It’s not just when a Horde of Freakers, with its hundreds of swarming pseudo-zombies, appears on screen either. Slowdowns are actually more prevalent when simply roaming the world on Deacon’s bike, even if there aren’t any enemies at all on screen. This must be tied to the streaming of new assets, which is evidently far more of a problem when riding at a high speed than going on foot.

Sometimes there would be nasty micro-freezes and stutters of 2-3 seconds as well, while most of the time the frame rate would simply drop below the 30 frames per second target, to 20 FPS or so.

To be clear, this didn’t quite hamper my enjoyment of Days Gone. On the other hand, the performance issues can be felt even without having a clinical eye for frame drops, and they are a bit jarring when they occur. Days Gone also comes with its own share of bugs, of the kind we’re used to seeing in open world games: once I fell through the world and another time the game wouldn’t let me climb to reach my target location. Loading a previous save fixed both, of course.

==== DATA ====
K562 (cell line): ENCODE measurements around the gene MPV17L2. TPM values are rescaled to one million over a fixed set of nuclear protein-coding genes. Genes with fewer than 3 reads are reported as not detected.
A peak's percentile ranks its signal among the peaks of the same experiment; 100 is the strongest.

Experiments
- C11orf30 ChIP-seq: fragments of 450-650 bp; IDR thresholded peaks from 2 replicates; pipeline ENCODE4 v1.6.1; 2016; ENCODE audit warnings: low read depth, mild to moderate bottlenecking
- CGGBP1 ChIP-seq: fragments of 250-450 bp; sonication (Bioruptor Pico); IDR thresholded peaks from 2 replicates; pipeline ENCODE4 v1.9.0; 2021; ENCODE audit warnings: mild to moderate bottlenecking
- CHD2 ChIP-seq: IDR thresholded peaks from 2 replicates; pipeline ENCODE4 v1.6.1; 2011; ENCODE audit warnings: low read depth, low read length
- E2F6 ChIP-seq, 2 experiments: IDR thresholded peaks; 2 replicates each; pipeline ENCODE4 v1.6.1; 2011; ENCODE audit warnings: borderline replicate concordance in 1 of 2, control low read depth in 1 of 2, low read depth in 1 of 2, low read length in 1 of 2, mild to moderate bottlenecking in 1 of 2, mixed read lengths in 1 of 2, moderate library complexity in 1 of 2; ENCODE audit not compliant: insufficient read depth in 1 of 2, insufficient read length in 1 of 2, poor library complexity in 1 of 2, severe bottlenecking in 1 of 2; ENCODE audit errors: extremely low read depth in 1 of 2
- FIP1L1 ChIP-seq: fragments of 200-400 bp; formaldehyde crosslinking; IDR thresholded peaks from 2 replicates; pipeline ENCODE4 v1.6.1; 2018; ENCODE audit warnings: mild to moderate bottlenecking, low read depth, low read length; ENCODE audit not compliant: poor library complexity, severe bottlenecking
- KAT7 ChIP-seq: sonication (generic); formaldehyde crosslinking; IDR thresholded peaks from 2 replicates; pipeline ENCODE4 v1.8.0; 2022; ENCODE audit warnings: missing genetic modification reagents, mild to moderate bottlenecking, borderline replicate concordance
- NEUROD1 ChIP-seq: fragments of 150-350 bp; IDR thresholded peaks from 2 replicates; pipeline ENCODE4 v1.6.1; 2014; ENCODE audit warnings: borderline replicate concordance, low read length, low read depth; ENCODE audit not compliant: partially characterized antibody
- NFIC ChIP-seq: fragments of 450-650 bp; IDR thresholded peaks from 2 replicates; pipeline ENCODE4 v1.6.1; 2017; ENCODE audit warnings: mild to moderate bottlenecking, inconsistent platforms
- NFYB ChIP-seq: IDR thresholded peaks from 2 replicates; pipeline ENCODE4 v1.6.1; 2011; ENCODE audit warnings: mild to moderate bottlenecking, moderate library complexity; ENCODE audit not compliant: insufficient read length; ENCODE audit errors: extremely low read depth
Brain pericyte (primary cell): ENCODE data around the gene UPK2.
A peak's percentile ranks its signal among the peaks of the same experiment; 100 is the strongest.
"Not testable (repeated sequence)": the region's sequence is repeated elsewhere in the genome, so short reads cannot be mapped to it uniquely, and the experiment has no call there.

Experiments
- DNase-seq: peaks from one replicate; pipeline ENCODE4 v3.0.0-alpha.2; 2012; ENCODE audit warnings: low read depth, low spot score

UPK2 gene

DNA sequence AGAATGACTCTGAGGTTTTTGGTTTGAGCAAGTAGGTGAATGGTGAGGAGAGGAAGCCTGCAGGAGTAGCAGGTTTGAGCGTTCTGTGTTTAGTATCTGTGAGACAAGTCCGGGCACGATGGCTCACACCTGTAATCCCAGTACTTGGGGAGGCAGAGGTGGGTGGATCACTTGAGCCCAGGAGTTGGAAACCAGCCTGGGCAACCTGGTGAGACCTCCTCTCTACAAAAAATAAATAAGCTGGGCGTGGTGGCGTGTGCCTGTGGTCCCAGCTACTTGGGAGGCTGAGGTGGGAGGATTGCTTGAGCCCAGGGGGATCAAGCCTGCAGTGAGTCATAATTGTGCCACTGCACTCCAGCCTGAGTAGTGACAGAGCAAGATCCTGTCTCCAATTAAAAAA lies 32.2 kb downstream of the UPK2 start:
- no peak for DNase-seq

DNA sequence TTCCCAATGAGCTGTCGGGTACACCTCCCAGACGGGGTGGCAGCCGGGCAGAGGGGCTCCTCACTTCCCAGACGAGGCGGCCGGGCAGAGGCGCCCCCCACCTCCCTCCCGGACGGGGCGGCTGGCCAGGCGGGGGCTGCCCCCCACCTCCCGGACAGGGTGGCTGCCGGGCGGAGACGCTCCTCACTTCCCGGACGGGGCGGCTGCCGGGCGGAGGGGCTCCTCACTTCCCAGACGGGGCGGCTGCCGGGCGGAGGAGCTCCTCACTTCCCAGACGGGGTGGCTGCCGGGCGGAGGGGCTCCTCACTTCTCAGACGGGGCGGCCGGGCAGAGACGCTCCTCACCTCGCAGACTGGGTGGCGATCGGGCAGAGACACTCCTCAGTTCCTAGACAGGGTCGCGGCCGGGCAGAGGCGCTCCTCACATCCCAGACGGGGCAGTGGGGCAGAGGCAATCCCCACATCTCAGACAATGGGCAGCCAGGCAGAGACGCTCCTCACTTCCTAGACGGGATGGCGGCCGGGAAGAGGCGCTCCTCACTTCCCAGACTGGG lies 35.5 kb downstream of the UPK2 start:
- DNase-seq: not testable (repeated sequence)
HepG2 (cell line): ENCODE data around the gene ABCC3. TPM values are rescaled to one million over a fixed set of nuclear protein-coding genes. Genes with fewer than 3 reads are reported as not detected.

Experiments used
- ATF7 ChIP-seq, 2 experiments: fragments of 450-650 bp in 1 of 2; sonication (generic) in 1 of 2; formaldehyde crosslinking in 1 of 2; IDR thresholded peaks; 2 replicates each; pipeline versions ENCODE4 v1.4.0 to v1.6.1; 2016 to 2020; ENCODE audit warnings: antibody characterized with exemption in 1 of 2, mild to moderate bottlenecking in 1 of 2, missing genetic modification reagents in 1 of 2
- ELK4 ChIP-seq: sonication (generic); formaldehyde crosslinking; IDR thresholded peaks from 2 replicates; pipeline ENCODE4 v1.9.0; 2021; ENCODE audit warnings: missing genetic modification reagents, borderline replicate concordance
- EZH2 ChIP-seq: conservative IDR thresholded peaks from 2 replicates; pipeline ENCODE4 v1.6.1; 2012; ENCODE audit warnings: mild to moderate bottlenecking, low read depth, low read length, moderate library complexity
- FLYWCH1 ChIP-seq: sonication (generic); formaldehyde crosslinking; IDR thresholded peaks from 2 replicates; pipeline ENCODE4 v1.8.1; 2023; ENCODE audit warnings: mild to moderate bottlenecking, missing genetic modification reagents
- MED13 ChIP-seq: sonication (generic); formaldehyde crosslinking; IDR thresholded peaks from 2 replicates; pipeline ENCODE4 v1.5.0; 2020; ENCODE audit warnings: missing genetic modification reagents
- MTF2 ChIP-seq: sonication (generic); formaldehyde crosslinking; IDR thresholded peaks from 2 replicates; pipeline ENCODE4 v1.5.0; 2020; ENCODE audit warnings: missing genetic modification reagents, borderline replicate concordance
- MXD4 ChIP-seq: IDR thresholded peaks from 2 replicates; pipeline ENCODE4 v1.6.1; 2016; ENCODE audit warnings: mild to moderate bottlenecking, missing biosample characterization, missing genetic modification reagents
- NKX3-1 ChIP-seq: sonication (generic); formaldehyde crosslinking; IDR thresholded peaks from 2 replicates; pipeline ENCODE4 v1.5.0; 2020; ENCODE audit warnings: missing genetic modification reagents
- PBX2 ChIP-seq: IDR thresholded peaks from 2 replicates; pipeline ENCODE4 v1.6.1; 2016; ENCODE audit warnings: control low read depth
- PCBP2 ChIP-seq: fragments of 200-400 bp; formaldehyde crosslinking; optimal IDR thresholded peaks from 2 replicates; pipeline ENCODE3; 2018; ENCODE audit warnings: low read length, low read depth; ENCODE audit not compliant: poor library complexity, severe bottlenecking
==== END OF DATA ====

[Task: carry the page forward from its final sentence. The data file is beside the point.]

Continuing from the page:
Speaking of loading times, they aren’t ideal; there are two big ones, the first just to get to the main menu and the second to load your save, just to get into the game (which takes roughly two minutes overall). Again, this is easily explained by the open world nature of Days Gone and the PlayStation 4’s own notoriously slow hard disk drive. Luckily this won’t be a problem anymore with the upcoming PlayStation 5, where loading times are said to be almost non-existent according to Sony.

Review code provided by the publisher.


Days Gone puts Bend Studio once again on the map of all PlayStation gamers after many years of oblivion. While it doesn’t deliver any meaningful innovations in terms of open world and gameplay mechanics, it’s a fun game that sports gorgeous graphics and a surprisingly great story/cast of characters, easily paving the way for a sequel to the stories of Deacon ‘the Drifter’ St. John.


  • Days Gone looks beautiful on PS4 Pro and has large environments worth exploring
  • Excellent plot, well-written and well-played characters make for a memorable story
  • Strong longevity factor for a non-RPG
  • Solid combat mix of third-person shooting and stealth


  • Performance is far from ideal between frame drops to 20FPS, micro-freezes and stutters
  • The open world and gameplay mechanics don’t have any real innovations